Training for a half marathon, for me, is not really taking risks. It’s very possible. I’ve done this many times before. Just more measured. Not after a couple years of pandemic, when there haven’t been any regular running events. Not after February and early March, where I haven’t been going for long runs because WINTER. What I did today was my max distance for a long time. My brain can be overly cautious though. I may use this phrase as motivation to quiet that part of my brain.

I have been able to keep my fitness up throughout the pandemic. I am aware of my privilege to have the time, health, ability, etc., to do so. Because I have kept up my fitness, this is doable. I can do it (barring injury or other unforeseen obstacles).

While I’m running, I also think about things such as letting myself settle into the discomfort of the parts that feel sticky and challenging. Running is good for my brain because I am impatient. It forces me to tap into my ability to BE PATIENT. The end of the run is coming but it’s not now. I will need this patience when ramping up my distance in the coming weeks.

My current plan, entered into my calendar, is to increase my long run by 2km each Sunday. Also, to get out at least 2x week for shorter runs. Right now, I’ve only been doing one long run (usually Sunday) and a shorter run. I know from experience, I do not need to reach 21.1km before the race. I can get to 18 or 19km and the adrenaline on the day will get me through the rest. Also, I am an endurance runner. I don’t run for speed. So, whatever the time is, will be good.

In addition to my running plan, I plan on hitting up one of the health professionals I know for some extra mobility exercises to do during the 6 weeks to help with injury-prevention. I tend to get stiff in the glutes and hips in the longer distances. I will ask for work to prevent that.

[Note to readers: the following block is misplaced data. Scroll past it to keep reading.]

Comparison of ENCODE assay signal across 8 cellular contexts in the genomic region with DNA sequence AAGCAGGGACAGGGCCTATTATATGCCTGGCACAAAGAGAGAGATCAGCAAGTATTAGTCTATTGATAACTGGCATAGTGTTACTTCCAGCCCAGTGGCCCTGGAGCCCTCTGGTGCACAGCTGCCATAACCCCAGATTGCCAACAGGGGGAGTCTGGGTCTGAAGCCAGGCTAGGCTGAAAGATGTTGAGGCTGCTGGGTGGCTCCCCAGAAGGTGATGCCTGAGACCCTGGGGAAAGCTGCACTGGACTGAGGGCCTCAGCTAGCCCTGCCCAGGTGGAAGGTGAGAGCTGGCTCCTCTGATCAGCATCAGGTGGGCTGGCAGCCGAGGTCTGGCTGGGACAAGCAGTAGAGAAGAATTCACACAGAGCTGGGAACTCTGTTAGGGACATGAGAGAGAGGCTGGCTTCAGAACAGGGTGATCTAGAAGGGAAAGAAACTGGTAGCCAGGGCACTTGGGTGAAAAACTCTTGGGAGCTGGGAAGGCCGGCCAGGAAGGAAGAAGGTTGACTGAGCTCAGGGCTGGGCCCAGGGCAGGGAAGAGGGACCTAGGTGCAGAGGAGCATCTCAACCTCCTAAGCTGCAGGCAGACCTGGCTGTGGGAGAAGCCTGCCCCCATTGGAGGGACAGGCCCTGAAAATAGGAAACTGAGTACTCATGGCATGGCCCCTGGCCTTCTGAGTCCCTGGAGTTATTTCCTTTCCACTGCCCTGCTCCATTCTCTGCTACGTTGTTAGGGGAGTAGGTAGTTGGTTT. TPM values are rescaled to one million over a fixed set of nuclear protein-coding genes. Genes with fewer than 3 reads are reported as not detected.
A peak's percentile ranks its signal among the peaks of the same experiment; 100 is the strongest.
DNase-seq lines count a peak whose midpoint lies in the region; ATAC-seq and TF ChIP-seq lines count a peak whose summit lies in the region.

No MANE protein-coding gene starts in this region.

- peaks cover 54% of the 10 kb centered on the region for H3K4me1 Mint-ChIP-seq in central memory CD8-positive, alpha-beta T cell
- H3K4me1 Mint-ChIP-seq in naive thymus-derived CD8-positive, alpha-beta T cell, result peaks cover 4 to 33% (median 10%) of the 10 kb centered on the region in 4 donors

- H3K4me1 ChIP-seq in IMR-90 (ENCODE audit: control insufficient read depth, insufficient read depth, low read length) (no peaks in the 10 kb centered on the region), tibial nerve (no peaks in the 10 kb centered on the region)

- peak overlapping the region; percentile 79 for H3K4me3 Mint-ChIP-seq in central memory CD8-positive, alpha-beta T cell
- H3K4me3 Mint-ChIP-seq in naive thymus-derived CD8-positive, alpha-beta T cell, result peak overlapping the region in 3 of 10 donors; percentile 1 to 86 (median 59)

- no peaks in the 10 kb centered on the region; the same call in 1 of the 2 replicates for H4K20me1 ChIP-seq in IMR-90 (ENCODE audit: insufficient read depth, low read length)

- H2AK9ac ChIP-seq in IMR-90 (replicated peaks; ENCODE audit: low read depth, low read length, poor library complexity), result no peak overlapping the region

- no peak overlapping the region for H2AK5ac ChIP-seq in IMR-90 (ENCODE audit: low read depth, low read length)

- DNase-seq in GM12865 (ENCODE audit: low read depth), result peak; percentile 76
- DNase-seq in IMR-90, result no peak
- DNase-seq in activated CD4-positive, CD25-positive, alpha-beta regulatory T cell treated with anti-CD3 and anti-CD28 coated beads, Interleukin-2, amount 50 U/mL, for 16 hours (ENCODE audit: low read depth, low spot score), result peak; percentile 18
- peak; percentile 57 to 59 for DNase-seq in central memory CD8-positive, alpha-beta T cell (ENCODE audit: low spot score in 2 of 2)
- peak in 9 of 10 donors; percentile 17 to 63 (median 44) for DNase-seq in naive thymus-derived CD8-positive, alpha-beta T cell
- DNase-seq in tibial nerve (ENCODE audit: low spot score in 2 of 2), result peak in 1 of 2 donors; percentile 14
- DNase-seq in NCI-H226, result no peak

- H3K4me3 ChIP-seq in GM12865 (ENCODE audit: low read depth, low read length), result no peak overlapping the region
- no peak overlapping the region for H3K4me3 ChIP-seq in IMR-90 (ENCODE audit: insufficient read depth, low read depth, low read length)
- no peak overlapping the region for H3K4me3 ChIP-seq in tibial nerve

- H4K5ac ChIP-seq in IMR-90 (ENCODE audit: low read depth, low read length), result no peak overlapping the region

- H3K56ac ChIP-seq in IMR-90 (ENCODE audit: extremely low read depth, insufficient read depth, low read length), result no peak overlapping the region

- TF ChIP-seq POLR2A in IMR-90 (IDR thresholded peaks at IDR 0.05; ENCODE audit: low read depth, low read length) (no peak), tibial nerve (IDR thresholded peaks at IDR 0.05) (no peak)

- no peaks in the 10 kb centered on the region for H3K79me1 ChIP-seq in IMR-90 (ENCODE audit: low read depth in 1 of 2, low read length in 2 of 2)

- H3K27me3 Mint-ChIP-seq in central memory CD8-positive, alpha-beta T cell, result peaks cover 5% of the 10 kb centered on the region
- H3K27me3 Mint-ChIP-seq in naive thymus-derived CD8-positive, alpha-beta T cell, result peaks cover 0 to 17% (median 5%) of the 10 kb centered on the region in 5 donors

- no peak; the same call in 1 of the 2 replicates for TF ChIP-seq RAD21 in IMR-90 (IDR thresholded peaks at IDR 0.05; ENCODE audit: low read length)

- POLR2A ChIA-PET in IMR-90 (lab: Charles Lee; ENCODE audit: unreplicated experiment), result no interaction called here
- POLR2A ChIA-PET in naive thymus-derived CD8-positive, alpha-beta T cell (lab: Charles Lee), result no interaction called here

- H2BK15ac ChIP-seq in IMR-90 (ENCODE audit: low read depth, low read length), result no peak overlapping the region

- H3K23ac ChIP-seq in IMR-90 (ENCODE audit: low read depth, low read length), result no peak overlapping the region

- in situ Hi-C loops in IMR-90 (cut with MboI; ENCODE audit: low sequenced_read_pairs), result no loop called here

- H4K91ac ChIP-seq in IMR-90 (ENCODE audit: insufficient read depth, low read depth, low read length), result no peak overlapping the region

Here I go with my 6-week half-marathon training. Wish me luck!

Readers, have you ever trained for a fitness event in less time than desirable? How did it go? What did you learn?

Nicole P. is prepping for a half-marathon taking place on May 1st.

As a side note, I do not usually raise money when I run marathons. However, I have decided this time, I will be raising money for the Odette Cancer Centre at Sunnybrook Hospital. My Mom has been/and will be getting care from them for her non-small cell lung cancer. Thankfully, she is currently symptom-free and it is slow growing, but this cause is near and dear to my heart. Raising money for the Odette Cancer Centre will help her and many others with their journey with cancer: http://support.sunnybrook.ca/SupportCancerResearch.

fitness

The end is in sight. The key is it’s in sight. It’s not here.

When I am more than three quarters through my planned running route, I often start anticipating the end. It feels like the run is almost over when it’s not. I have to remind myself to stay steady and that it is not the time to slow down. It’s definitely not the time to switch to walking. I need to trick my brain and give it my all.

A long run can be divided in three parts, in my mind. The first part, your body is warming up. You may be wrestling with getting into the groove, either in body or mind. You’re assessing how your body’s feeling that day. Somewhere in the middle, you typically hit your stride. The middle is the best part. You’re warmed up. Your body is moving efficiently. Your mind is benefitting from the efficient, consistent, movement. The last part is necessary to get to the end. You might be getting tired. Your mind may be wandering. Your body may be seizing up in places. Mostly, for me anyway, it’s the mind that’s the tricky part in the last leg.